A touching, realistic, gently humorous story of how a sensitive boy copes with his treasured grandfather’s decline.

THE RUNAWAYS

A boy helps his ailing grandfather go home one last time in this Swedish import.

Gottfried finds life enlivened by his feisty grandfather, who’s always been “difficult.” They are true kindred spirits. Confined now to the hospital with a broken leg and weak heart, Grandpa’s “worse than ever.” Gottfried’s dad avoids hospital visits because Grandpa’s naughty behavior and declining condition make him “tired and sad.” He rejects Gottfried’s plea to bring Grandpa to live with them, insisting he’s “too sick and angry and stubborn and crazy.” Pretending to be at football training, Gottfried visits Grandpa in the hospital and suggests they should run away. Lying to his parents about where he’s going overnight, Gottfried surreptitiously transports Grandpa to the island house where he lived with Grandma until she died. Back home for one night, Grandpa happily reverts to his old clothes, savors Grandma’s last jar of lingonberry jam, and says farewell to his old life before returning to the hospital. Gottfried’s accessible, unadorned, heartfelt first-person narration reveals the depth of his bond with his grandfather as well as his insightful understanding of his father’s limitations. Linear, colored-pencil drawings capture key interactions between characters and revel in Grandpa’s choler. Characters are white (or, in Grandpa’s case, grouchily pink).

A touching, realistic, gently humorous story of how a sensitive boy copes with his treasured grandfather’s decline. (Fiction. 8-11)

Pub Date: April 2, 2019

ISBN: 978-1-776572-33-5

Page Count: 144

Publisher: Gecko Press

Review Posted Online: Jan. 28, 2019

Kirkus Reviews Issue: Feb. 15, 2019

Did you like this book?

No Comments Yet

However the compelling fitness of theme and event and the apt but unexpected imagery (the opening sentences compare the...

TUCK EVERLASTING

At a time when death has become an acceptable, even voguish subject in children's fiction, Natalie Babbitt comes through with a stylistic gem about living forever. 

Protected Winnie, the ten-year-old heroine, is not immortal, but when she comes upon young Jesse Tuck drinking from a secret spring in her parents' woods, she finds herself involved with a family who, having innocently drunk the same water some 87 years earlier, haven't aged a moment since. Though the mood is delicate, there is no lack of action, with the Tucks (previously suspected of witchcraft) now pursued for kidnapping Winnie; Mae Tuck, the middle aged mother, striking and killing a stranger who is onto their secret and would sell the water; and Winnie taking Mae's place in prison so that the Tucks can get away before she is hanged from the neck until....? Though Babbitt makes the family a sad one, most of their reasons for discontent are circumstantial and there isn't a great deal of wisdom to be gleaned from their fate or Winnie's decision not to share it.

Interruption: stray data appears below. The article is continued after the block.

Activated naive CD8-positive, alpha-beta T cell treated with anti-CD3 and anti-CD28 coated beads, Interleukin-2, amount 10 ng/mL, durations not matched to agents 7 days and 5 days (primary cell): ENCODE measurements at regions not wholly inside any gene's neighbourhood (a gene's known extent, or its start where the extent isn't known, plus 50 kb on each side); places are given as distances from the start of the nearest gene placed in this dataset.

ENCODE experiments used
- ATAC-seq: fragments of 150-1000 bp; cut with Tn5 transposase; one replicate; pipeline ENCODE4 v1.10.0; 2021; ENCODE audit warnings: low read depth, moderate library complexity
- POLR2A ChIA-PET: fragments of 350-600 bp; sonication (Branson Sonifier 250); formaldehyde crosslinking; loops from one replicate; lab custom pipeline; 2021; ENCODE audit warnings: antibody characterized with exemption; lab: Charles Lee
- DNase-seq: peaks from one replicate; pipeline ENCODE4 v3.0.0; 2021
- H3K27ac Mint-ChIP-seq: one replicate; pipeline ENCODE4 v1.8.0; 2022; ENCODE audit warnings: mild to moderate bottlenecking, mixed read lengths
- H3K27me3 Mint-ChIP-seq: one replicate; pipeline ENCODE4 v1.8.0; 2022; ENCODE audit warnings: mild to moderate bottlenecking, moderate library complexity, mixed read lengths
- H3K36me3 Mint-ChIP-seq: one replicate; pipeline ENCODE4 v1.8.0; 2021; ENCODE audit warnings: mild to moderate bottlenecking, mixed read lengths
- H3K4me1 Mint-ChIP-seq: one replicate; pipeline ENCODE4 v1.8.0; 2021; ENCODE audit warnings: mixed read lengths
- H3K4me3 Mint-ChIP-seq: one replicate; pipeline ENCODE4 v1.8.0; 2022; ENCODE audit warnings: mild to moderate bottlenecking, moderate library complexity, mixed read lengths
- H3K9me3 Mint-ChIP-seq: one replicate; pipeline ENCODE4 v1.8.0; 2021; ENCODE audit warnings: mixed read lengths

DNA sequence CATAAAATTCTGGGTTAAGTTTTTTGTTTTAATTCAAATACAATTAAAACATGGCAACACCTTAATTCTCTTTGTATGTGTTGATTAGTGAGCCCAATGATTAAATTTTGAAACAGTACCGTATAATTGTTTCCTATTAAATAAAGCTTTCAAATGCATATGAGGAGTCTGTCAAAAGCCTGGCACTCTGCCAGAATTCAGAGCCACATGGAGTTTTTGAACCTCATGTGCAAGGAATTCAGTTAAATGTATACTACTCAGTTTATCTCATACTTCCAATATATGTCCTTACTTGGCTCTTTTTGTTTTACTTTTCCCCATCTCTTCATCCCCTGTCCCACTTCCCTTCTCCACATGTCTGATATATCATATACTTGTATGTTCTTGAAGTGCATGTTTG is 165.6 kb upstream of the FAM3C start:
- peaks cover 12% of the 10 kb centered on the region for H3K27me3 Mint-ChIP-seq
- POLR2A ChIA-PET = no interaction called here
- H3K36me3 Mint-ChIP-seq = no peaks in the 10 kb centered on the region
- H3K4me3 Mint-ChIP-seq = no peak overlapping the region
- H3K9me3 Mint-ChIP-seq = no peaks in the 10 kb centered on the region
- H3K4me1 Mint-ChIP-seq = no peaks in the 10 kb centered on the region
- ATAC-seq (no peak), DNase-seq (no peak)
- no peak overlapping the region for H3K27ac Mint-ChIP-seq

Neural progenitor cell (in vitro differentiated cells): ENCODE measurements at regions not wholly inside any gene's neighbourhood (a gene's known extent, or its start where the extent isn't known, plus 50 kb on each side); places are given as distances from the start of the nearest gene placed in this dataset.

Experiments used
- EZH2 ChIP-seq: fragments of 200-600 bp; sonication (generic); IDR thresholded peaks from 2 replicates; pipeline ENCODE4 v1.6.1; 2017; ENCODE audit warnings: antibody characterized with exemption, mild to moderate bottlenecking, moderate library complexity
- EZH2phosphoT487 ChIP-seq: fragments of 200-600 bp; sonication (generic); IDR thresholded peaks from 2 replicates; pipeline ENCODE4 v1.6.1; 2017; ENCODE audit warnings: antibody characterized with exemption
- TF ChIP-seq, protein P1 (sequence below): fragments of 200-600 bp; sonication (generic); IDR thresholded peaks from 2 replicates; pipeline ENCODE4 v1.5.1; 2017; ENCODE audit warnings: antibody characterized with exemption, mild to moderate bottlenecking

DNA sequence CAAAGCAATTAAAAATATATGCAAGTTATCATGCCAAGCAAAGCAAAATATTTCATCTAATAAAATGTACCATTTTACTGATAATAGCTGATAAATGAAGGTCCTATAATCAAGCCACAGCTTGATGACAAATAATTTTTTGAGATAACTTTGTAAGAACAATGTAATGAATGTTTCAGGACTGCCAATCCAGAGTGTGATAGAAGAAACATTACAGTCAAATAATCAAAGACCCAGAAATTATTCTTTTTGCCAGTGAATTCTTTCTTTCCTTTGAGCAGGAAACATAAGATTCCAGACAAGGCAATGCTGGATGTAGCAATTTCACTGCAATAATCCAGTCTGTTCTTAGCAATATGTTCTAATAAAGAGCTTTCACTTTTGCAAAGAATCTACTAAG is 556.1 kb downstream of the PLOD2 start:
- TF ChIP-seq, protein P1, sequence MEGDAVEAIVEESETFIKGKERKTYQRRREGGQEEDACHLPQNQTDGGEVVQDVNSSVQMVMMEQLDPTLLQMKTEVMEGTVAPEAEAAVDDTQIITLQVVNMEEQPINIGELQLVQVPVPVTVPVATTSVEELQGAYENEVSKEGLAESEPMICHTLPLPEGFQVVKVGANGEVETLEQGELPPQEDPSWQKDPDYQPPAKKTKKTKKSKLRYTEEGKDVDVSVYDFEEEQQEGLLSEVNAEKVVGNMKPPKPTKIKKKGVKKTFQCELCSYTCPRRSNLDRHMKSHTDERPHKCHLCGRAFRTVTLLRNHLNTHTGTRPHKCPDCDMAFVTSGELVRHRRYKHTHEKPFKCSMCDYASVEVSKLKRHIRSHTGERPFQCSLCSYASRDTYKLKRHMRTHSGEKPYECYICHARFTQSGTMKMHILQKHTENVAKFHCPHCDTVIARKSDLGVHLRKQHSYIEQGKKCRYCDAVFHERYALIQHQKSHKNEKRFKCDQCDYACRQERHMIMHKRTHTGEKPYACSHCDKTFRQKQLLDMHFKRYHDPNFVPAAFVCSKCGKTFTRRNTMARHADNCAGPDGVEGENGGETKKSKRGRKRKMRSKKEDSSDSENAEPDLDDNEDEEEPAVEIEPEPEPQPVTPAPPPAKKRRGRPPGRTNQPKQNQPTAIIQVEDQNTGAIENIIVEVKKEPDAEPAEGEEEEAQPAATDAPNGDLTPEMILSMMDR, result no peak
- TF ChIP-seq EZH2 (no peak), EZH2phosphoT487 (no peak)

However the compelling fitness of theme and event and the apt but unexpected imagery (the opening sentences compare the first week in August when this takes place to "the highest seat of a Ferris wheel when it pauses in its turning") help to justify the extravagant early assertion that had the secret about to be revealed been known at the time of the action, the very earth "would have trembled on its axis like a beetle on a pin." (Fantasy. 9-11)

Pub Date: Nov. 1, 1975

ISBN: 0312369816

Page Count: 164

Publisher: Farrar, Straus and Giroux

Review Posted Online: April 13, 2012

Kirkus Reviews Issue: Nov. 1, 1975

Did you like this book?

Move over Ramona Quimby, Portland has another neighbor you have to meet!

WAYS TO MAKE SUNSHINE

From the Ryan Hart series , Vol. 1

Ryan Hart is navigating the fourth grade and all its challenges with determination.

Her mom named her Ryan because it means “king,” and she wanted Ryan to feel powerful every time she heard her name; Ryan knows it means she is a leader. So when changes occur or disaster strikes, budding chef Ryan does her best to find the positive and “make sunshine.” When her dad is laid off from the post office, the family must make adjustments that include moving into a smaller house, selling their car, and changing how they shop for groceries. But Ryan gets to stay at Vernon Elementary, and her mom still finds a way to get her the ingredients she needs to practice new recipes. Her older brother, Ray, can be bossy, but he finds little ways to support her, especially when she is down—as does the whole family. Each episodic chapter confronts Ryan with a situation; intermittently funny, frustrating, and touching, they should be familiar and accessible to readers, as when Ryan fumbles her Easter speech despite careful practice. Ryan, her family, and friends are Black, and Watson continues to bring visibility to both Portland, Oregon, generally and its Black community specifically, making another wonderful contribution that allows Black readers to see themselves and all readers to find a character they can love.

Move over Ramona Quimby, Portland has another neighbor you have to meet! (Fiction. 8-10)

Pub Date: April 28, 2020

ISBN: 978-1-5476-0056-4

Page Count: 192

Publisher: Bloomsbury

Review Posted Online: Jan. 21, 2020

Kirkus Reviews Issue: Feb. 15, 2020

Did you like this book?

more